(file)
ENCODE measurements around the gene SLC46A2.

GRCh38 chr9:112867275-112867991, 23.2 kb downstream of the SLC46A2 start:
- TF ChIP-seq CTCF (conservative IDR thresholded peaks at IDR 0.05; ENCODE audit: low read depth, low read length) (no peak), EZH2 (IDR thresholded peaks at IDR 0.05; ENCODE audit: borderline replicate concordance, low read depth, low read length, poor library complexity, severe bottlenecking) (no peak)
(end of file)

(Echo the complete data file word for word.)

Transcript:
ENCODE measurements around the gene SLC46A2.

GRCh38 chr9:112867275-112867991, 23.2 kb downstream of the SLC46A2 start:
- TF ChIP-seq CTCF (conservative IDR thresholded peaks at IDR 0.05; ENCODE audit: low read depth, low read length) (no peak), EZH2 (IDR thresholded peaks at IDR 0.05; ENCODE audit: borderline replicate concordance, low read depth, low read length, poor library complexity, severe bottlenecking) (no peak)